The following Glossary is centric to Flight Simulation Training Devices (FSTDs) and although many terms and abbreviations have similar, or the same meaning in other parts of the aviation industry, the following is specific to FSTDs. The list has been created from many sources plus the valued input of the colleagues of Training Technology International (Canada) Ltd. Every effort has been made to make sure it is accurate, but as with all documents of this type it is quite possible that errors exist. If you find one of those, or have a suggestion for improvement, please contact us here…
Certification Specification – Aeroplane
EASA document – Certification Specification Flight Simulation Training Device – Aeroplane
Certification Specification – Helicopter
EASA document – Certification Specification Flight Simulation Training Device – Helicopter
EASA term for a document that defines the specifications a device must meet to receive certification. Certification Specifications (CS) are non-binding technical standards adopted by the EASA to meet the essential requirements of the Basic Regulation. CSs are used to establish the certification basis (CB)
Class I, II & III visual model
A Class of visual model. See 14CFR Part 60 Appendix F for full definition. Also see Generic visual model. See also Generic visual model.
Closed loop testing
‘Closed loop testing’ is a test method for which the input stimuli are generated by controllers which drive the FSTD to follow a pre-defined target response with corrective feedback from instrumentation.
Code of Federal Regulations
Definition of Code of Federal Regulations: compilation of administrative laws governing federal regulatory agency practice and procedures.
Collimation as used in an FSTD visual display system, it is the optical process of converting a point-source of image (the visual scene) to parallel rays of light thereby giving the pilot the illusion that the scene is located at a distance of greater than 40ft.
An EASA term defining that a National Aviation Authority (or other organization) is deemed competent and capable of performing aviation related tasks to EASA standards.
Compliance Management Manual
A Compliance Management Manual is a comprehensive document defining full details of an Operators organization, processes, systems and record keeping required to meet the requirements of a FSTD operation. It is a requirement of EASA to obtain a FSTD Qualification.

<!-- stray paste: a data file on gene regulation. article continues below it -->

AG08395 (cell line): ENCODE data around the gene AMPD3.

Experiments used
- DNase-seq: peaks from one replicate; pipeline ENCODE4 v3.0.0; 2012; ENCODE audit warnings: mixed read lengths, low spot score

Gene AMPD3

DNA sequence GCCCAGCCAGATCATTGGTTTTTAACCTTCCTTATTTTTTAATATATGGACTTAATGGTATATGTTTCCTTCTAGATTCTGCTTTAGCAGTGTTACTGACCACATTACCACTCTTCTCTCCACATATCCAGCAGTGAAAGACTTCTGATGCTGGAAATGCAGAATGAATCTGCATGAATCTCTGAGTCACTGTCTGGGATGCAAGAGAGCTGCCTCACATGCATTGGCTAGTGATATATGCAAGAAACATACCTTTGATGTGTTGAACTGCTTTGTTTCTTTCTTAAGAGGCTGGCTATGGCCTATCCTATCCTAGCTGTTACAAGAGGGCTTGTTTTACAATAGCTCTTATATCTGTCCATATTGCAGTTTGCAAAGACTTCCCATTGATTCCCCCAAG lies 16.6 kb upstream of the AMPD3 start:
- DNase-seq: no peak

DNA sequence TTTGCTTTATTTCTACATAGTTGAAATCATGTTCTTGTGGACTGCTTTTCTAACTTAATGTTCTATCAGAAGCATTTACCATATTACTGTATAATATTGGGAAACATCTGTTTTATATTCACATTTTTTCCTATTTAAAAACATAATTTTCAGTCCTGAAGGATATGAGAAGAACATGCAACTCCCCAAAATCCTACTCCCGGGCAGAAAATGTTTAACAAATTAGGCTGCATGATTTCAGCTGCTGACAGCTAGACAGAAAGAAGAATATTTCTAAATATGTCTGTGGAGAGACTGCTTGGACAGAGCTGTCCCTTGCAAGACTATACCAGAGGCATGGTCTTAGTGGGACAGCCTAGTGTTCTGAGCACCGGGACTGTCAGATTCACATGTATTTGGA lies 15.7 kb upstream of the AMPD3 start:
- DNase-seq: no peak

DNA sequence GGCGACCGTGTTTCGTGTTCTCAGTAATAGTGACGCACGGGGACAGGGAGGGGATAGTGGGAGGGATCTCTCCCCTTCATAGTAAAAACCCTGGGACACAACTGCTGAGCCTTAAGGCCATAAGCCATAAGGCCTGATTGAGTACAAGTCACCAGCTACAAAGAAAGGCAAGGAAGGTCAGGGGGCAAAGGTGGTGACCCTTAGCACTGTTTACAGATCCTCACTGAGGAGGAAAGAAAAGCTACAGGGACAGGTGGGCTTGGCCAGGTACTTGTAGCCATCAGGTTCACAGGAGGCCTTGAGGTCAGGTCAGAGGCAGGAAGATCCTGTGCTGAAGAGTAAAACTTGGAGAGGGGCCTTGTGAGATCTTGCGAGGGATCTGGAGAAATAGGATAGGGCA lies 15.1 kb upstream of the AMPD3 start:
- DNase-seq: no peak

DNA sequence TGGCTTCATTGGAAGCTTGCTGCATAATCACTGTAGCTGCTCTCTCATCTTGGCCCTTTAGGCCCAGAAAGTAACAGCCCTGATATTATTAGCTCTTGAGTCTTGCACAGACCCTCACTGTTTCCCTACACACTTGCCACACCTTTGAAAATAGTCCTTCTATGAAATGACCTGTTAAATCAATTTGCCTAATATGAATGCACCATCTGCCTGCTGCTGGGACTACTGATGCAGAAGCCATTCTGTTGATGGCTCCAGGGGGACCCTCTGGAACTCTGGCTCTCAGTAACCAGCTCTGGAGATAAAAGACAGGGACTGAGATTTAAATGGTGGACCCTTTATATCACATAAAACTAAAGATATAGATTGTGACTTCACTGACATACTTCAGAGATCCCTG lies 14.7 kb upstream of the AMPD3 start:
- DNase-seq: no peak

Compliance Management System
A Compliance Management System is a comprehensive compliance program. A compliance management system is an integrated system comprised of written documents, functions, processes, controls, and tools that help an organization comply with legal requirements and minimize harm to consumers due to violations of law. It is a requirement of EASA to obtain a FSTD Qualification.
Computer Controlled Aircraft
‘Computer controlled aircraft’ means an aircraft where the pilot inputs to the control surfaces are transferred and augmented via computers.
Confined Area (helicopter operations)
An area where the flight of the helicopter is limited in some direction by terrain or the presence of natural or man-made obstructions (e.g., a clearing in the woods, a city street, or a road bordered by trees or power lines are regarded as confined areas).
‘Control sweep’ means a movement of the appropriate pilot’s primary control from neutral to an extreme limit in one direction (forward, aft, right, or left), a continuous movement back through neutral to the opposite extreme position, and then a return to the neutral position.
‘Convertible FSTD’ means an FSTD in which hardware and software can be changed so that the FSTD becomes a replica of a different model or variant, usually of the same type aircraft. The same FSTD platform, cockpit shell, motion system, visual system, computers, and necessary peripheral equipment can thus be used in more than one simulation.
Correct Trend and Magnitude
A term used when evaluating a FSTD where the parameters of the FSTD are demonstrating the same trend and magnitude of that of the aircraft it is simulating. In some cases tolerances are acceptable as being the Correct Trend and Magnitude, but in these cases it is highly recommended that once the FSTD is considered to meet requirements during an initial Evaluation, the performance of the FSTD is recorded as a footprint for the specific test that is using CT&M.
Critical Decision Speed
A calculated maximum speed at which a pilot may abort a takeoff without causing a runway overrun or, beyond which the pilot can continue the takeoff after suffering the failure of the critical engine and maintain the at least the regulatory minimum climb gradients.
Critical engine parameter
‘Critical engine parameter’ means the engine parameter that is the most appropriate measure of propulsive force, usually that which is visible to the pilot(s) in the cockpit.
‘Damping (critical)’: critical damping means that minimum damping of a second order system such that no overshoot occurs in reaching a steady state value after being displaced from a position of equilibrium and released. This corresponds to a relative damping ratio of 1:0.
‘Damping (over-damped)’: an over-damped response is that damping of a second order system such that it has more damping than is required for critical damping, as described above. This corresponds to a relative damping ratio of more than 1:0.
‘Damping (under-damped)’: an under-damped response is that damping of a second order system such that a displacement from the equilibrium position and free release results in one or more overshoots or oscillations before reaching a steady state value. This corresponds to a relative damping ratio of less than 1:0.